• Where once convicts were forced to hop around the exercise yard in the blazing sun, they now sunbathe in deckchairs, waited on by the guards.
    • I had to help with the preparations, taking time out from the demanding task of waiting on His Grace to assist with everything from cooking to candle making.
    • Palmerin is taken to Constantinople and appointed to wait on his cousin Polinarda, with whom he falls in love; while Floriano is taken to London and appointed to wait on Flerida.
    Synonyms
    serve, attend to, tend (to), cater for/to; minister to, take care of, look after, see to
  • 1.1Serve (a customer) in a store.
  • 1.2 archaic Pay a respectful visit to.
    More example sentences
    • The latter is very unpopular, & a deputation of ministers waited upon C, asking that he should be removed as he was not playing the game.
    • It states that any deputation waiting on a Minister or member after a demonstration is limited to six.
  • 2chiefly British Await the convenience of: we can’t wait on the government; we have to do it ourselves
    More example sentences
    • Cancer patients recovering in hospital will no longer have to wait on the postman for their get well soon cards.
    • The rest of the group sat and waited on her patiently.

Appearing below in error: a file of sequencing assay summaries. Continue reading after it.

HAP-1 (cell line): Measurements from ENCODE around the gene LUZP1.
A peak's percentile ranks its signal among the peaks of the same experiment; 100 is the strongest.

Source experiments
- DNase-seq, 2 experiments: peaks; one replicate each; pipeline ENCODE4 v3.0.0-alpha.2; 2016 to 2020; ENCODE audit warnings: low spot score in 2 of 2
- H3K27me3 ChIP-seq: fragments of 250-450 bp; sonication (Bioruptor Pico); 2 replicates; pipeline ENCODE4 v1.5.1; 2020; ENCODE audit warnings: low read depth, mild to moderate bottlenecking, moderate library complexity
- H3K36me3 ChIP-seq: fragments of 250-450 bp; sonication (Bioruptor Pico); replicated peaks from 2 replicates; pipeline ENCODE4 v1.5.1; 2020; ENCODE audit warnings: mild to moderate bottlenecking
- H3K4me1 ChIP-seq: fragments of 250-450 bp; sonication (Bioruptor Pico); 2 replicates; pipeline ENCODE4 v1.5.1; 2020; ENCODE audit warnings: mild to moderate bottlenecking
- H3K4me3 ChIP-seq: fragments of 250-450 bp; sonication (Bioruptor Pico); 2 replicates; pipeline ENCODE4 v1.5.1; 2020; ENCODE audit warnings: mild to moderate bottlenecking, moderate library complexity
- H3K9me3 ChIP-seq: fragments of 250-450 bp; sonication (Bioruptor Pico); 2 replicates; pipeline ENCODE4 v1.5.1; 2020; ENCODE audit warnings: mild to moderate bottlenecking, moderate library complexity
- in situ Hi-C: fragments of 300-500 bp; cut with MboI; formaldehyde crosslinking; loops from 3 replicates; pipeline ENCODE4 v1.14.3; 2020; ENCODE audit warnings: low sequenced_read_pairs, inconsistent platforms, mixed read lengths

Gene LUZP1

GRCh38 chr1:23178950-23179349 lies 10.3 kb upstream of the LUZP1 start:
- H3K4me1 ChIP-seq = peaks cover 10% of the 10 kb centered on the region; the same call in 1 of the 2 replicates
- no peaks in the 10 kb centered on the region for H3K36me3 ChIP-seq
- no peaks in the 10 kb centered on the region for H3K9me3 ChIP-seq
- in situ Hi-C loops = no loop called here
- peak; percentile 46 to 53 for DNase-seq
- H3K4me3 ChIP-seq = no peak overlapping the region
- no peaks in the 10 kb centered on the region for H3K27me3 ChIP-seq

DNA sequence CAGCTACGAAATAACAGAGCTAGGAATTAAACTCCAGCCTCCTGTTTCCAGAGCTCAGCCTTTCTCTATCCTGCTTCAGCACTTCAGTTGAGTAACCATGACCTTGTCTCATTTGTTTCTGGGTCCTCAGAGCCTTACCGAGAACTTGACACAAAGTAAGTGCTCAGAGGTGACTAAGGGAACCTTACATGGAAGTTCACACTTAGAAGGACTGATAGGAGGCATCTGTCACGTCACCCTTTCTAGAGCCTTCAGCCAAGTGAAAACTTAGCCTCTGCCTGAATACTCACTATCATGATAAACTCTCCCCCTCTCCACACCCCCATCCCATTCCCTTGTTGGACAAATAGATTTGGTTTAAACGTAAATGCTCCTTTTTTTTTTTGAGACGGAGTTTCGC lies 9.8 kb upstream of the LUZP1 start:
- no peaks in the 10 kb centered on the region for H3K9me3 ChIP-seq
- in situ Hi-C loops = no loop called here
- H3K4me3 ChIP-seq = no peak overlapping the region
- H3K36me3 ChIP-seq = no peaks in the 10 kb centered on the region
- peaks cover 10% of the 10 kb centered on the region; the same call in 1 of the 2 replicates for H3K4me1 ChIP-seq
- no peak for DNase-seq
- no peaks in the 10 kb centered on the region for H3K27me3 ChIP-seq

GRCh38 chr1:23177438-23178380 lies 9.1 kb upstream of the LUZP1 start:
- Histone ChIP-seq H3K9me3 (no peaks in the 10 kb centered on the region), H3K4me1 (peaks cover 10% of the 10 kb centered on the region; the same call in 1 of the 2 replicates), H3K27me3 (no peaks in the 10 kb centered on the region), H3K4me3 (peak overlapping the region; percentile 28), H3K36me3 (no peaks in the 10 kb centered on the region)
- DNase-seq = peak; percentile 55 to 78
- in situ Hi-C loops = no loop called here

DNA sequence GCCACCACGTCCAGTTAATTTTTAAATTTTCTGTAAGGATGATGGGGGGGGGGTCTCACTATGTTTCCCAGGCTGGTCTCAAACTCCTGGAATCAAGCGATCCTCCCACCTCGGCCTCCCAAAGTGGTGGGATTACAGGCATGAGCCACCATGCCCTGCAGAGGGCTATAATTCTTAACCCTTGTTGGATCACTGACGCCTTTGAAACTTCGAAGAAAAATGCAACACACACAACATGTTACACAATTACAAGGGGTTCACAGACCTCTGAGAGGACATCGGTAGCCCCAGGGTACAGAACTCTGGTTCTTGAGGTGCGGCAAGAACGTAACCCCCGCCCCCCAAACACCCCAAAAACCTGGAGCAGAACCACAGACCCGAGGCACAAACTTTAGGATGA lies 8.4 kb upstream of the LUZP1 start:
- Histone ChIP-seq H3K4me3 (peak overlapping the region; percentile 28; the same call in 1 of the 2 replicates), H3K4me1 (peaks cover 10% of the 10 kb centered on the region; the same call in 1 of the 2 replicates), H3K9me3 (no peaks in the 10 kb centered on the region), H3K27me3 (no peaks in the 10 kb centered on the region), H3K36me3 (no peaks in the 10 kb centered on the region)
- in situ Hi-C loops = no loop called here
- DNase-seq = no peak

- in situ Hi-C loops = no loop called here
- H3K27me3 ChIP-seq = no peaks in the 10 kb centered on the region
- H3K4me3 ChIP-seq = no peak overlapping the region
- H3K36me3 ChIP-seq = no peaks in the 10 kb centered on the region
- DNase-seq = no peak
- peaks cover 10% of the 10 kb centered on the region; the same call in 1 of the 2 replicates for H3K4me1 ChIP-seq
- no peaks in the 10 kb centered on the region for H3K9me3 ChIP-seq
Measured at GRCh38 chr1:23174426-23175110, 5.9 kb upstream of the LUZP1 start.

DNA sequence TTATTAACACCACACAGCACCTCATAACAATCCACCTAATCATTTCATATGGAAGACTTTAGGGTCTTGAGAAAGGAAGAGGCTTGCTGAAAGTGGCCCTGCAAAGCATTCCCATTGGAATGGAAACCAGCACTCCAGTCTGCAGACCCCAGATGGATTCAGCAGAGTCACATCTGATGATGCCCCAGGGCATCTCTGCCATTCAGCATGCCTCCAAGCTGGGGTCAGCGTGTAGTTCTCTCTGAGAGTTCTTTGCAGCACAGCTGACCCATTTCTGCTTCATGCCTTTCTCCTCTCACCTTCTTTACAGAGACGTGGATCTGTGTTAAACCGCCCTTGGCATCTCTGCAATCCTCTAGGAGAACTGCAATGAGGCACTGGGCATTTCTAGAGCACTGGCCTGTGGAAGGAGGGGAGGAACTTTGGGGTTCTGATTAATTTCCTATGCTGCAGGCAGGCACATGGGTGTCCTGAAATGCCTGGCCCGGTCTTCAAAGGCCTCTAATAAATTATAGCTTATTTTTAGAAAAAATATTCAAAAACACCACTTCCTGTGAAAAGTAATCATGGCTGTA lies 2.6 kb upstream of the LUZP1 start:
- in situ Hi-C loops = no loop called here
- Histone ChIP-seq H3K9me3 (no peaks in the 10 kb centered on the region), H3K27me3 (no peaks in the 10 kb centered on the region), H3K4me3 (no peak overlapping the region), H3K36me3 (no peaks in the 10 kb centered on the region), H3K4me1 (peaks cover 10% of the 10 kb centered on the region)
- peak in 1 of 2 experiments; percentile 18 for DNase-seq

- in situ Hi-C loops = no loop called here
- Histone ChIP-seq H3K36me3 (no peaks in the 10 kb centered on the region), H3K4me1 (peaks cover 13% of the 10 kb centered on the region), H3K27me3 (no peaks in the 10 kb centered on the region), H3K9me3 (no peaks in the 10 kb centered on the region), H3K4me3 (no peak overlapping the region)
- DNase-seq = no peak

• The problem is that we're waiting on the justice system.

wait up

  • 1Not go to bed until someone arrives or something happens.
    More example sentences
    • Manager Don Givens waited up until 4am for the player to return to HQ, at which point he gave up and went to bed.
    • Thousands of Swindon youngsters will be eagerly waiting up for Santa to drop down the chimney tonight.
    • If you're waiting up all night for a husband who comes home after the kids are in bed, you might feel you're missing out.
    Synonyms
    stay awake, stay up, keep vigil
  • 2North American Go more slowly or stop until someone catches up.
    More example sentences
    • I sassed when he caught up with me as I didn't wait up for him like he asked me too.
    • We rode towards Baker Lake, but before reaching the lake stopped to wait up for Michael and Cathy.
    • Katrina stared open-mouthed and then after a moment of hesitation, she followed Ashley, shouting for her to wait up.
    Synonyms
    stop, slow down, hold on, wait for me

Origin

Middle English: from Old Northern French waitier, of Germanic origin; related to wake1. Early senses included 'lie in wait (for)', 'observe carefully', and 'be watchful'.